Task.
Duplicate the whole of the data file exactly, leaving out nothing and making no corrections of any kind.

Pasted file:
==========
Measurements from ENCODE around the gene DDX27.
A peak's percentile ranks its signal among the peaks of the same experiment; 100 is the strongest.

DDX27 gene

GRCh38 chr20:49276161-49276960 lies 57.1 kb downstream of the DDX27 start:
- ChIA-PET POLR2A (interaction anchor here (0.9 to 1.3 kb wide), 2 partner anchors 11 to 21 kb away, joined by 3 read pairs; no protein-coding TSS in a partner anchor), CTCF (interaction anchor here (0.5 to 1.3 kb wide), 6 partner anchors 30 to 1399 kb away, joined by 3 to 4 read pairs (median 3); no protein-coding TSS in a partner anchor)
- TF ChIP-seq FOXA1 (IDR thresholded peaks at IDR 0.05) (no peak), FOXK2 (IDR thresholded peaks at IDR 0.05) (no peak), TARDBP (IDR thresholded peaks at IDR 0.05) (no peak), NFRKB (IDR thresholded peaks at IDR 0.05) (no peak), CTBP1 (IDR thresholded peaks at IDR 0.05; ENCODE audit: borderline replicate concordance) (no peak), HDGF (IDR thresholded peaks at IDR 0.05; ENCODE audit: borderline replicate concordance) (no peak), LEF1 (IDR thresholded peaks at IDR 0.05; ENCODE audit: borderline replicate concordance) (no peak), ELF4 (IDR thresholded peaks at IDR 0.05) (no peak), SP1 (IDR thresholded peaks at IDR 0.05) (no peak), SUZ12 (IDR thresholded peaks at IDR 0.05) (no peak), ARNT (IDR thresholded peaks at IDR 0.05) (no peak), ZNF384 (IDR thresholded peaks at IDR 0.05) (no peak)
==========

Measurements from ENCODE around the gene DDX27.
A peak's percentile ranks its signal among the peaks of the same experiment; 100 is the strongest.

DDX27 gene

GRCh38 chr20:49276161-49276960 lies 57.1 kb downstream of the DDX27 start:
- ChIA-PET POLR2A (interaction anchor here (0.9 to 1.3 kb wide), 2 partner anchors 11 to 21 kb away, joined by 3 read pairs; no protein-coding TSS in a partner anchor), CTCF (interaction anchor here (0.5 to 1.3 kb wide), 6 partner anchors 30 to 1399 kb away, joined by 3 to 4 read pairs (median 3); no protein-coding TSS in a partner anchor)
- TF ChIP-seq FOXA1 (IDR thresholded peaks at IDR 0.05) (no peak), FOXK2 (IDR thresholded peaks at IDR 0.05) (no peak), TARDBP (IDR thresholded peaks at IDR 0.05) (no peak), NFRKB (IDR thresholded peaks at IDR 0.05) (no peak), CTBP1 (IDR thresholded peaks at IDR 0.05; ENCODE audit: borderline replicate concordance) (no peak), HDGF (IDR thresholded peaks at IDR 0.05; ENCODE audit: borderline replicate concordance) (no peak), LEF1 (IDR thresholded peaks at IDR 0.05; ENCODE audit: borderline replicate concordance) (no peak), ELF4 (IDR thresholded peaks at IDR 0.05) (no peak), SP1 (IDR thresholded peaks at IDR 0.05) (no peak), SUZ12 (IDR thresholded peaks at IDR 0.05) (no peak), ARNT (IDR thresholded peaks at IDR 0.05) (no peak), ZNF384 (IDR thresholded peaks at IDR 0.05) (no peak)